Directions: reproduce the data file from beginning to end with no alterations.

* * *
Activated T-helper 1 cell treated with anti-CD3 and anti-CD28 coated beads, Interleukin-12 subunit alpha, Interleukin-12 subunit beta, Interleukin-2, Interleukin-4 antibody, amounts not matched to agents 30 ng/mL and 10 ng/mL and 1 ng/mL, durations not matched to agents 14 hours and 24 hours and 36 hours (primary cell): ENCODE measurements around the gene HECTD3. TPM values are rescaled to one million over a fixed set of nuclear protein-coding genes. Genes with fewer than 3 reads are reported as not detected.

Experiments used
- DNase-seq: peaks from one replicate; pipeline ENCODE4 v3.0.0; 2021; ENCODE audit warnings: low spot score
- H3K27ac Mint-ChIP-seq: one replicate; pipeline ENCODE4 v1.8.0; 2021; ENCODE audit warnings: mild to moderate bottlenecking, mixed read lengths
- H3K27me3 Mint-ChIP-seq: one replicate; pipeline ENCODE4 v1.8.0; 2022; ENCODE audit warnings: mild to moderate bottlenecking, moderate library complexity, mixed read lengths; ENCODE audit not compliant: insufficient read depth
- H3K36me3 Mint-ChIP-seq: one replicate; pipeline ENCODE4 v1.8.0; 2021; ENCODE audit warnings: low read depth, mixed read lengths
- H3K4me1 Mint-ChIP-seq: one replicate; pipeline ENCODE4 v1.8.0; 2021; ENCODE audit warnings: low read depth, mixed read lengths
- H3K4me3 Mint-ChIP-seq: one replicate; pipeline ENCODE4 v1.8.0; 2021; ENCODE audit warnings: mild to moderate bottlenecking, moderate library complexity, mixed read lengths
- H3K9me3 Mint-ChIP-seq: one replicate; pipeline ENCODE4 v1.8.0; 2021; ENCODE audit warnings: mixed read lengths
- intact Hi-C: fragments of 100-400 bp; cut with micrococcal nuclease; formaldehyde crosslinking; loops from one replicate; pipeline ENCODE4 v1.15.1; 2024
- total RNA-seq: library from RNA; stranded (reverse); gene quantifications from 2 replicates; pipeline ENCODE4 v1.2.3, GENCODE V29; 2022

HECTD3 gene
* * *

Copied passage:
Activated T-helper 1 cell treated with anti-CD3 and anti-CD28 coated beads, Interleukin-12 subunit alpha, Interleukin-12 subunit beta, Interleukin-2, Interleukin-4 antibody, amounts not matched to agents 30 ng/mL and 10 ng/mL and 1 ng/mL, durations not matched to agents 14 hours and 24 hours and 36 hours (primary cell): ENCODE measurements around the gene HECTD3. TPM values are rescaled to one million over a fixed set of nuclear protein-coding genes. Genes with fewer than 3 reads are reported as not detected.

Experiments used
- DNase-seq: peaks from one replicate; pipeline ENCODE4 v3.0.0; 2021; ENCODE audit warnings: low spot score
- H3K27ac Mint-ChIP-seq: one replicate; pipeline ENCODE4 v1.8.0; 2021; ENCODE audit warnings: mild to moderate bottlenecking, mixed read lengths
- H3K27me3 Mint-ChIP-seq: one replicate; pipeline ENCODE4 v1.8.0; 2022; ENCODE audit warnings: mild to moderate bottlenecking, moderate library complexity, mixed read lengths; ENCODE audit not compliant: insufficient read depth
- H3K36me3 Mint-ChIP-seq: one replicate; pipeline ENCODE4 v1.8.0; 2021; ENCODE audit warnings: low read depth, mixed read lengths
- H3K4me1 Mint-ChIP-seq: one replicate; pipeline ENCODE4 v1.8.0; 2021; ENCODE audit warnings: low read depth, mixed read lengths
- H3K4me3 Mint-ChIP-seq: one replicate; pipeline ENCODE4 v1.8.0; 2021; ENCODE audit warnings: mild to moderate bottlenecking, moderate library complexity, mixed read lengths
- H3K9me3 Mint-ChIP-seq: one replicate; pipeline ENCODE4 v1.8.0; 2021; ENCODE audit warnings: mixed read lengths
- intact Hi-C: fragments of 100-400 bp; cut with micrococcal nuclease; formaldehyde crosslinking; loops from one replicate; pipeline ENCODE4 v1.15.1; 2024
- total RNA-seq: library from RNA; stranded (reverse); gene quantifications from 2 replicates; pipeline ENCODE4 v1.2.3, GENCODE V29; 2022

HECTD3 gene